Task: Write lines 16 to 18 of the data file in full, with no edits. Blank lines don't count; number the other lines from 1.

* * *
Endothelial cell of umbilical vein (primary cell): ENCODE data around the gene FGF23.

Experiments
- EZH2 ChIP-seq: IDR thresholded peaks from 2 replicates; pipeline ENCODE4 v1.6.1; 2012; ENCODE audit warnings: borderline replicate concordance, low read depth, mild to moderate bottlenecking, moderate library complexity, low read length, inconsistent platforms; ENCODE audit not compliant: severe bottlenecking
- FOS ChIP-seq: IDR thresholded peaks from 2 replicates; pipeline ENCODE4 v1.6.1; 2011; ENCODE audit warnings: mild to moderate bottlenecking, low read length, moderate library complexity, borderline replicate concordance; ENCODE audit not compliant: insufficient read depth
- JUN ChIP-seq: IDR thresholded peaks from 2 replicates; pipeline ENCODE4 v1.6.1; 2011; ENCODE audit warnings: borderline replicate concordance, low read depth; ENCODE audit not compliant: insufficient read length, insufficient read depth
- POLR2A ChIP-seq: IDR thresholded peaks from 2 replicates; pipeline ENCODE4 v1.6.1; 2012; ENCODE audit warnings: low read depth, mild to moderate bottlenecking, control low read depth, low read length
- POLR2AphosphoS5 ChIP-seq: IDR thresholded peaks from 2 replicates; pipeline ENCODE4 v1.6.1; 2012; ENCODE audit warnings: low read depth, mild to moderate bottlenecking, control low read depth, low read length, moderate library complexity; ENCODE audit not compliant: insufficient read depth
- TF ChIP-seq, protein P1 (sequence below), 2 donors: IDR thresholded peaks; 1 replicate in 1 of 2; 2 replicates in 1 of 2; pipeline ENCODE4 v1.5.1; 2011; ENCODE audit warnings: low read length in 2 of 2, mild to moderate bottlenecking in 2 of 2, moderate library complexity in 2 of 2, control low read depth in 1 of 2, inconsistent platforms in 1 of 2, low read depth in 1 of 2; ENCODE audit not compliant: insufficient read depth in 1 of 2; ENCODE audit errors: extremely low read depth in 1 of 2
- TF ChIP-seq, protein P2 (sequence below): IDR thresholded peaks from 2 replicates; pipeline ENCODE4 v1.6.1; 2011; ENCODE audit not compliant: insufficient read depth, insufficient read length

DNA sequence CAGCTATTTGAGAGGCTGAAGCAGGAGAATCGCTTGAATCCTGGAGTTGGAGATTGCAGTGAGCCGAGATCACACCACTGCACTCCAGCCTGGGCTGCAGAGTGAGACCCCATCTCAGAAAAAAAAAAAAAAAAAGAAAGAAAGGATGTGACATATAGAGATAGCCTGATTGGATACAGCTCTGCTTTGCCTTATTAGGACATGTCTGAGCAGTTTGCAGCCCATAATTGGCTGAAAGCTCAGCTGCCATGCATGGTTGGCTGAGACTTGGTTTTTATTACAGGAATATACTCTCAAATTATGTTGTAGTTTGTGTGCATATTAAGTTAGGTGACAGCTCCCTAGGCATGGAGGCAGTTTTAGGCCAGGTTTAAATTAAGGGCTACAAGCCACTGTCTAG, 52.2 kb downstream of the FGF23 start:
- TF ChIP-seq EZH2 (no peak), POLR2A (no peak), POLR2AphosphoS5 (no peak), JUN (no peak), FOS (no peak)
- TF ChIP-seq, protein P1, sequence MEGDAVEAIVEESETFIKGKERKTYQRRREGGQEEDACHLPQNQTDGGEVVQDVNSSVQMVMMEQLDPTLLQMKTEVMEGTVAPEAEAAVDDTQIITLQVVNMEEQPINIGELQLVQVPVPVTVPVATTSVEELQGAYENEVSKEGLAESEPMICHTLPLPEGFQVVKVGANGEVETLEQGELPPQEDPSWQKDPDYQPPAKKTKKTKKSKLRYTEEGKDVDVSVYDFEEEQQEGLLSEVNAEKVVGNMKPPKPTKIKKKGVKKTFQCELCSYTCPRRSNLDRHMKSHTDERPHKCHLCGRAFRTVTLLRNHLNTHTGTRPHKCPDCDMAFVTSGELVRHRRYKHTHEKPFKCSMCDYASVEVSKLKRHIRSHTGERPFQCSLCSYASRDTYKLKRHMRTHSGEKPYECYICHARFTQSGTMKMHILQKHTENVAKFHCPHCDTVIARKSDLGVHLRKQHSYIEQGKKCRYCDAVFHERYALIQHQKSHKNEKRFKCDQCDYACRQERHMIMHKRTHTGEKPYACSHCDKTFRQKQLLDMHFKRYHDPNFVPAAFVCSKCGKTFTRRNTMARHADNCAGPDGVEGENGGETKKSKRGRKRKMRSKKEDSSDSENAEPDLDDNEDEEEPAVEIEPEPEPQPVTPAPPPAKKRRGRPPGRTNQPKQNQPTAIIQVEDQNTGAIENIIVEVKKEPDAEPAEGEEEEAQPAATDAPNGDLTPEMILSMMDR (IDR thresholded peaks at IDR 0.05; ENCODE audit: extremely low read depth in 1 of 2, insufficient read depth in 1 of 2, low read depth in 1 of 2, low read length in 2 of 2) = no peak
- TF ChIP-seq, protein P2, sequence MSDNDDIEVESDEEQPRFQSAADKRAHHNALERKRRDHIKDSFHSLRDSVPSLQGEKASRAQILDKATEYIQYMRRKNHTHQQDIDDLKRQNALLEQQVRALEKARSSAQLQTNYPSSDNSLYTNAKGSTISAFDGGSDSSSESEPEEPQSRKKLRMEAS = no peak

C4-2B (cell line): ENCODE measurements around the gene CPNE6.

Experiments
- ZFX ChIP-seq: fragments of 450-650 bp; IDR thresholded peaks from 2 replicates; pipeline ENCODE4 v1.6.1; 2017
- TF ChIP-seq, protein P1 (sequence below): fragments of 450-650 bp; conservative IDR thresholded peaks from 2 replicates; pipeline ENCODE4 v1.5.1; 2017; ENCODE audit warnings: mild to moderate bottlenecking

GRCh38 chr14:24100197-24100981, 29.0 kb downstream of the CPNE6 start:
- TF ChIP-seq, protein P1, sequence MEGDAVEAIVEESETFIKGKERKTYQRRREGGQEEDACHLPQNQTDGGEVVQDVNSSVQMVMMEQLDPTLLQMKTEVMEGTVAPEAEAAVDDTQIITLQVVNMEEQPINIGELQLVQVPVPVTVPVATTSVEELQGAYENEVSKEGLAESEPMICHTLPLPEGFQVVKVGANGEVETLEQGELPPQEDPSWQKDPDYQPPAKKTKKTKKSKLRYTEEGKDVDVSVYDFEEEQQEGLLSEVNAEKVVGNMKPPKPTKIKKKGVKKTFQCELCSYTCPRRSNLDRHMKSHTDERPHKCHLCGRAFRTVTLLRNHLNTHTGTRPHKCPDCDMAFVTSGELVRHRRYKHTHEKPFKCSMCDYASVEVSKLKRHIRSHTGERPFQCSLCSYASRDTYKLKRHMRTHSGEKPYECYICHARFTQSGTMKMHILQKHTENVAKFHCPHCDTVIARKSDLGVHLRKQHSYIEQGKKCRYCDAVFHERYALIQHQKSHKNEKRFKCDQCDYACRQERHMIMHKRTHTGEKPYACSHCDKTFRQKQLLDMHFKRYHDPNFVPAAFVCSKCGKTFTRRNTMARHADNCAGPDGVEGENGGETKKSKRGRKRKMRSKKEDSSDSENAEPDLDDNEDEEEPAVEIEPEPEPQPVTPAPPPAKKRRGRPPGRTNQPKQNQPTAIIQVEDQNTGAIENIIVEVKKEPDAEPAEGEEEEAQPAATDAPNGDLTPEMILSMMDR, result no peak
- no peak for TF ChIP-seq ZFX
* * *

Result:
- ZFX ChIP-seq: fragments of 450-650 bp; IDR thresholded peaks from 2 replicates; pipeline ENCODE4 v1.6.1; 2017
- TF ChIP-seq, protein P1 (sequence below): fragments of 450-650 bp; conservative IDR thresholded peaks from 2 replicates; pipeline ENCODE4 v1.5.1; 2017; ENCODE audit warnings: mild to moderate bottlenecking

GRCh38 chr14:24100197-24100981, 29.0 kb downstream of the CPNE6 start: